Challenges in Urban Parenting

“How many seconds this time?” — 4-year-old Akash asked his caretaker after gulping down his second glass of milk in less than 10 seconds. Meanwhile, the caretaker was trying hard to figure a game to make him also eat his afternoon meal. Every day passed like this — the caretaker had to first come up with an amusing distraction for the child to stop longing for his parents after they left for work, and thereafter, she had to come up with a new game every time to make him perform his routine. And by the time the parents returned from work in the evening, the child was either, ironically, too involved in what was introduced to him for distraction from missing his parents or done being awake and active for the day. So, by the end of the day, the parents are left longing for spending quality time with their child.

Most urban parents go through a similar plight. By urban parents, the reference is on working parents in urban settings. They often get so involved in their work commitments, or rather take up too many commitments than they can handle in a day, that they end up having to compromise on their time out at home. And, as a result, to be free from worry, they resort to leaving their child at a day care center. However, they still have a reason to worry, you know. When a child spends extended hours with someone, he/she is bound to develop an attachment for him/her. But he/she will still look forward to interact a certain amount with his/her primary caregivers, that are the parents. When you are left stumbling for time to complete your own chores, how do you expect to satisfy your child, who, by the way, needs all the time you can spare? It is very important for you to be involved not only in your child’s education but also in personally educating him/her on personality development, how to enjoy and yet be productive, and many other traits that cannot be taught in school. Children tend to learn the best of behaviours by observing the people close to them. What better reason should parents need to want to spend more time with their children, and also feel good about it?

A few tips to help you balance your schedule so that you can spend more time with your child…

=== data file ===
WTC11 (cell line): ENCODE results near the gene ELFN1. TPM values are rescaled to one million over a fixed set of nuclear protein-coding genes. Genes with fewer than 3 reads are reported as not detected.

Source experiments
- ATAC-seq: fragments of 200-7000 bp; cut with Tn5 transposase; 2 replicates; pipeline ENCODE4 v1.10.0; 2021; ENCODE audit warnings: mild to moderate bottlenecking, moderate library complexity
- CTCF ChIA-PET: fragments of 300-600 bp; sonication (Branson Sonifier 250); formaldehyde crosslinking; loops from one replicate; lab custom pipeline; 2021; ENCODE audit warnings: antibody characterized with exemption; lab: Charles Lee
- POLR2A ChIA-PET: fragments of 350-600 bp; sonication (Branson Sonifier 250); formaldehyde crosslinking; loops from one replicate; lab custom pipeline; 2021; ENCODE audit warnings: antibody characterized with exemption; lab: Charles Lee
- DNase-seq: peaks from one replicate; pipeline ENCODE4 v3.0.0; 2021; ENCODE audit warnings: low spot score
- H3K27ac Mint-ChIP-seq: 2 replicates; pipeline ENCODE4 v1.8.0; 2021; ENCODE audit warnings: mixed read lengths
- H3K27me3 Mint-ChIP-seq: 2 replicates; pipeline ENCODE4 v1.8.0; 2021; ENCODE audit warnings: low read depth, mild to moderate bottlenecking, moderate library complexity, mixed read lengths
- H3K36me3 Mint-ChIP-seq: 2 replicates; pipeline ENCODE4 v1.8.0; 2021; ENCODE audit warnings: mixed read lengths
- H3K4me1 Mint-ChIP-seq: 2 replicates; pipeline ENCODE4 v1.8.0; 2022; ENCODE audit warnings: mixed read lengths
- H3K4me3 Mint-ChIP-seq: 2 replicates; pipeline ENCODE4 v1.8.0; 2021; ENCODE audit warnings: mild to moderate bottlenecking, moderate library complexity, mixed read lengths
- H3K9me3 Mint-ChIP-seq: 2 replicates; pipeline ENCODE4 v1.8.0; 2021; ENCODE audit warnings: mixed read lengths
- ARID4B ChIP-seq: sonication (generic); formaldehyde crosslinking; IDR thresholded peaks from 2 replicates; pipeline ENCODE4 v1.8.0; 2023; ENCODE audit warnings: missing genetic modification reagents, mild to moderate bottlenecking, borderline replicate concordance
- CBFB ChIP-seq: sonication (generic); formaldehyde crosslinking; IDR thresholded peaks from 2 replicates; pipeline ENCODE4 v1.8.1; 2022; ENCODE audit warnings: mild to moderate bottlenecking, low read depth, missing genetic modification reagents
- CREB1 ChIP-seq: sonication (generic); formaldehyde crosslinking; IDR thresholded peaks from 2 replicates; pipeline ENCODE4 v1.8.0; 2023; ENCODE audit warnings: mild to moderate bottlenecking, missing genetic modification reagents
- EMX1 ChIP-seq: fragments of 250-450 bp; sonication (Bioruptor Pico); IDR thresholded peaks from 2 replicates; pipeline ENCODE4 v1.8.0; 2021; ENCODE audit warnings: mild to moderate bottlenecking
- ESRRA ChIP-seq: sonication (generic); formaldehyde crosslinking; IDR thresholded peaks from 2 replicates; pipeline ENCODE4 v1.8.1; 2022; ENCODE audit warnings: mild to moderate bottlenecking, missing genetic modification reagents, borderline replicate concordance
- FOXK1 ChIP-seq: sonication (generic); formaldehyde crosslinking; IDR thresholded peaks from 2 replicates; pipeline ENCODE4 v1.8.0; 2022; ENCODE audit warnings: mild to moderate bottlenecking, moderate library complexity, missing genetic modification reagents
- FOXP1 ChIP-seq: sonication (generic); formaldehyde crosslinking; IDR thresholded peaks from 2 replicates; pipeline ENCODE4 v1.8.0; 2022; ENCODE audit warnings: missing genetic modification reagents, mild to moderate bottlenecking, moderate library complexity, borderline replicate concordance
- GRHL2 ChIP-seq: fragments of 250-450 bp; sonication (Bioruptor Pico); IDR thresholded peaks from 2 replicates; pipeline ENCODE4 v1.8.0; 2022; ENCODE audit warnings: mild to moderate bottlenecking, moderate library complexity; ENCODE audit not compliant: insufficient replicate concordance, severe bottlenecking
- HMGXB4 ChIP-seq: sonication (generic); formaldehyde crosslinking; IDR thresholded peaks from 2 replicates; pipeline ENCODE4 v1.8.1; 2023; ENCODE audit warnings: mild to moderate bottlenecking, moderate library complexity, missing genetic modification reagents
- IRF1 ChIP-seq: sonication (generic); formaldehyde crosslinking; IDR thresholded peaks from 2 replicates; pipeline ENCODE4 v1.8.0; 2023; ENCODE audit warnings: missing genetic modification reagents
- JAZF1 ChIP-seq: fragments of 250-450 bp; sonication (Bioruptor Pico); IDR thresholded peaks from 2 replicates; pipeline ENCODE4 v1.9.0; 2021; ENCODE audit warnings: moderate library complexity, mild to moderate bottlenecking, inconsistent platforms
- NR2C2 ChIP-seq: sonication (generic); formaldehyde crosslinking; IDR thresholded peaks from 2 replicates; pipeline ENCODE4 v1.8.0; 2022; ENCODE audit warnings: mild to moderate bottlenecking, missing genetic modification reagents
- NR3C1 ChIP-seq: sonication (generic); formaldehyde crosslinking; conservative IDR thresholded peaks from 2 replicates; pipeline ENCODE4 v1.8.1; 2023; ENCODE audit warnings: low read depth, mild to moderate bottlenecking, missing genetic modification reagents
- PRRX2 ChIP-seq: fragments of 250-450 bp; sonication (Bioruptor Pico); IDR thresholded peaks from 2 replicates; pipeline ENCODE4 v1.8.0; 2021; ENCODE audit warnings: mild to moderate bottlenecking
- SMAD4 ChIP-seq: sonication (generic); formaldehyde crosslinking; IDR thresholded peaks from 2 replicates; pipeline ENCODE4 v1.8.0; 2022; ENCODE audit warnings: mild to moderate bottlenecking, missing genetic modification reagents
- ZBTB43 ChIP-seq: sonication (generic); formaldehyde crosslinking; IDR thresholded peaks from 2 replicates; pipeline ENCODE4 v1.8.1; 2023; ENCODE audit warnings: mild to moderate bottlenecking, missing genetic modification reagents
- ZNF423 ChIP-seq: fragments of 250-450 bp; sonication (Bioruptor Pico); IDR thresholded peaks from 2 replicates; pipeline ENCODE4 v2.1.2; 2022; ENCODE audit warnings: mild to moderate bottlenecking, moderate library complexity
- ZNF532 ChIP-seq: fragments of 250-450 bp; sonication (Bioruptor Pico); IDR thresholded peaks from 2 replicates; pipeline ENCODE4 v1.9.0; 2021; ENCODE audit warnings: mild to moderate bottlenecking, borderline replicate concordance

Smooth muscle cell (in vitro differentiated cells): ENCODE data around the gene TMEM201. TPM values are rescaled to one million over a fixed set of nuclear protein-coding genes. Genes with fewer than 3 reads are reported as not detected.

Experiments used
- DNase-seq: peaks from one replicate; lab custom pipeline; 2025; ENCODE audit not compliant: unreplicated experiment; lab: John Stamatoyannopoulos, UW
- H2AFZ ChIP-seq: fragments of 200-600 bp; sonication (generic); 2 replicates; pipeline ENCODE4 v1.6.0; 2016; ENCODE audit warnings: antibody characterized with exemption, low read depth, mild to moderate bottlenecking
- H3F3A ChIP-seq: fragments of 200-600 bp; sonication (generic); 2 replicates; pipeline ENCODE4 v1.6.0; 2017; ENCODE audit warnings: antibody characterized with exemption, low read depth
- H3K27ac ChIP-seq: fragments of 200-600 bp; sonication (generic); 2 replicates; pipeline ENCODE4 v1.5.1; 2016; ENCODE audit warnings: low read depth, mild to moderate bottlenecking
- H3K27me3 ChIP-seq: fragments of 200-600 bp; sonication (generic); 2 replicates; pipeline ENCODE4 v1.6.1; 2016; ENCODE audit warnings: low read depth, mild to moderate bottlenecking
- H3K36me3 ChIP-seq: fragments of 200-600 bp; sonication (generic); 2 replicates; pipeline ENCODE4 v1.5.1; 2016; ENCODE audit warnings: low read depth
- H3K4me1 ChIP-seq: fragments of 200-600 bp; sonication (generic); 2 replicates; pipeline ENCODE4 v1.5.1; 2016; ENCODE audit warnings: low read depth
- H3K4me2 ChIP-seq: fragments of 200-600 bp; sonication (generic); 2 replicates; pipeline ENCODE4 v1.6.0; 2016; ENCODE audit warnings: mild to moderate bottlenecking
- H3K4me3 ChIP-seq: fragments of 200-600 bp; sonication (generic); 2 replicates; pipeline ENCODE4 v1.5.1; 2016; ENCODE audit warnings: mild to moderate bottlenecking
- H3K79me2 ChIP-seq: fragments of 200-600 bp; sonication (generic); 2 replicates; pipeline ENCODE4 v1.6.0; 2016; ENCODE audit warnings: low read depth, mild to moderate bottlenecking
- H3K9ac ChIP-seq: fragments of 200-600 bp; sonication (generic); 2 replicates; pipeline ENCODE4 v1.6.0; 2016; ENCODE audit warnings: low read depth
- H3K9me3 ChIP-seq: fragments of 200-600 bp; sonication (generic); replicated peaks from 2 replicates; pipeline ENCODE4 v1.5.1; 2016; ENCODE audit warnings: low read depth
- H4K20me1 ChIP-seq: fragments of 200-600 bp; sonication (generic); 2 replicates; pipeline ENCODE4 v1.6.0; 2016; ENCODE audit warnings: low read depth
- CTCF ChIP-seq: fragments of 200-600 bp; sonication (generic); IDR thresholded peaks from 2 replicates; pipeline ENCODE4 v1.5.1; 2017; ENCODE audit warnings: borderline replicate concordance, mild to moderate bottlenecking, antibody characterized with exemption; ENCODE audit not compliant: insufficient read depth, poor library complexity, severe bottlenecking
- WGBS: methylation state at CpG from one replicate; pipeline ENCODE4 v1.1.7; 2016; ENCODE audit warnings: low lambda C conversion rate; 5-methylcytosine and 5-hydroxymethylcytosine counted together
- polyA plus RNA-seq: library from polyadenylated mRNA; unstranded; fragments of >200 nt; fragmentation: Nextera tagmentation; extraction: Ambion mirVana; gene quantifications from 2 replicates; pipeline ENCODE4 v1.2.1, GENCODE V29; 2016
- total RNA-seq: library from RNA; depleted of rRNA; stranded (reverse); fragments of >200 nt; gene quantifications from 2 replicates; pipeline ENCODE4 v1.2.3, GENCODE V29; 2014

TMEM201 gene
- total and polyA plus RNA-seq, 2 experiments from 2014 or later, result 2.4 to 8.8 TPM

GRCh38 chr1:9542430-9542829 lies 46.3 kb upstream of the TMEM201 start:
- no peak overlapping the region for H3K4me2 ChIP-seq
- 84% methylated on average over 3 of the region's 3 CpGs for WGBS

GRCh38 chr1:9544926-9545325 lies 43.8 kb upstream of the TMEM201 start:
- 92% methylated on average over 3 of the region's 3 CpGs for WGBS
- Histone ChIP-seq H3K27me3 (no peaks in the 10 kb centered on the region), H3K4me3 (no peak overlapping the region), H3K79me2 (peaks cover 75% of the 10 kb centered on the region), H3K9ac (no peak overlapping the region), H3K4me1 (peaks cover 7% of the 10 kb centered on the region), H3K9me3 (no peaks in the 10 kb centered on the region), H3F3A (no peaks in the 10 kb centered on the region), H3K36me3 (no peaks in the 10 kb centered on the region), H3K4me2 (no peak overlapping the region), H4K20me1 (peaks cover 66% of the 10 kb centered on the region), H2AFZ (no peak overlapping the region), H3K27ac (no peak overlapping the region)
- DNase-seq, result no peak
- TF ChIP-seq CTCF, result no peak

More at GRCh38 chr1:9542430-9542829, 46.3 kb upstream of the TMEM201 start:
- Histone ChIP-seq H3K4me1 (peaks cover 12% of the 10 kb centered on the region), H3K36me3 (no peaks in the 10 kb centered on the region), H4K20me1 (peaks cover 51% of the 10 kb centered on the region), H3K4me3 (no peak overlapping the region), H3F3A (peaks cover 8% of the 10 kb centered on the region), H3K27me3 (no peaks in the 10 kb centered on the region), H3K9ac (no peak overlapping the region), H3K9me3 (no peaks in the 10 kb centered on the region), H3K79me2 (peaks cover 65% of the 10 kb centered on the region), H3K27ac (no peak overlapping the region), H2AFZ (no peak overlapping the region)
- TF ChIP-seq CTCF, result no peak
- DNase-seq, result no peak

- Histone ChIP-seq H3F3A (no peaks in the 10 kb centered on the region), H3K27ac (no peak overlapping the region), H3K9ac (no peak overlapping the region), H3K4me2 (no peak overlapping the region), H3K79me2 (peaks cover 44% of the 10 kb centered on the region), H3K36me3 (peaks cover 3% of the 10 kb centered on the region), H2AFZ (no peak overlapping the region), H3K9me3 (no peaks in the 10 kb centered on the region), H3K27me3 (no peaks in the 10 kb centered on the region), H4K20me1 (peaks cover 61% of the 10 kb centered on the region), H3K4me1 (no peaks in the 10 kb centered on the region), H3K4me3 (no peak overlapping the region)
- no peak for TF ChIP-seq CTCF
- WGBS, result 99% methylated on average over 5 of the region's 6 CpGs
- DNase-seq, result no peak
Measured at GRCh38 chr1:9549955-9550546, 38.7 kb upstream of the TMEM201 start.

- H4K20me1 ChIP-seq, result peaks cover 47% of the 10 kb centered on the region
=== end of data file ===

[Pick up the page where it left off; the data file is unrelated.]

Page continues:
Share household work with your child: You would have a number of commitments at home, other than having to take care of your child’s needs. While you are at some chore that is comparable to your child’s ability, you may involve him/her in it every now and then. But then, ensure not to force the child into performing the task. If possible, make it seem interesting to him/her and have him/her want to do it with you. For instance, you could have your child water the plants in your garden while you too tend to the plants. In case a task seems to get boring for him/her, hand another responsibility that he/she can handle. Likewise, show your child how to take turns in doing a task to not be bored by it.

Spend weekends taking your child out: Children are usually big fans of venturing out of the house. You can capitalise on that factor and take him/her on trips that will educate him/her on various aspects. Keep changing your destination every time so that he/she does not lose the craving to go out with you. If you run out of time to spend an entire day with your child, although it is preferred you do take a day off work to be with him/her, you may at least take him/her to a neighbouring park or an outdoor locality of his/her choice and find an effective engagement opportunity for him/her there before settling to resume your work while keeping an eye on him/her.

Give your child the feeling of freedom when around you: Parents always want to be their child’s favourite. For you to achieve that there is no better opportunity than to make your child feel free to indulge in anything reasonable around you. Give your child the freedom to choose what he/she wants, but if you suspect the quality of his/her demand, ask him/her to explain how it will be useful for him/her. By not refusing your child’s demand and making him/her think of a rationale for making the choice, you are giving him/her an opportunity to analyse his/her needs thereby helping him/her develop the habit of making justified choices.

Engage in physical activity with your child: What do you know about how much time your child indulges in outdoor physical activity, which is very important for his/her healthy development? Would you not want to grab on to any opportunity that would let you govern his/her physical activity routine? Well, here is your chance. Engage in some physical activity, such as playing a game or going on a walk/jog, regularly with your child to also ensure that you get some of your built up energy pumping. That way, you can even get your child interested to engage in some sport, such as tennis, swimming, etc., on a regular basis.

Visit your child’s school when required: Your child’s school would definitely have periodic parent-teachers meeting, isn’t it? You must make it a point to attend them wholeheartedly. But, to make your child feel good, you could visit him/her in school every now and then, just to meet him/her and his/her friends — but not when you think he/she might feel disturbed. It is left for you to assess as to when all your child would like to see you around in school.

Have get-togethers more frequently than on birthdays: What could be better than making your child feel comfortable with his/her friends while you are around? Birthday parties might seem most ideal, but they cannot limit your chances to have such rendezvous. You could arrange for friendly competitions with lunch/snacks on a free day as an excuse for your child to meet his/her friends at your home.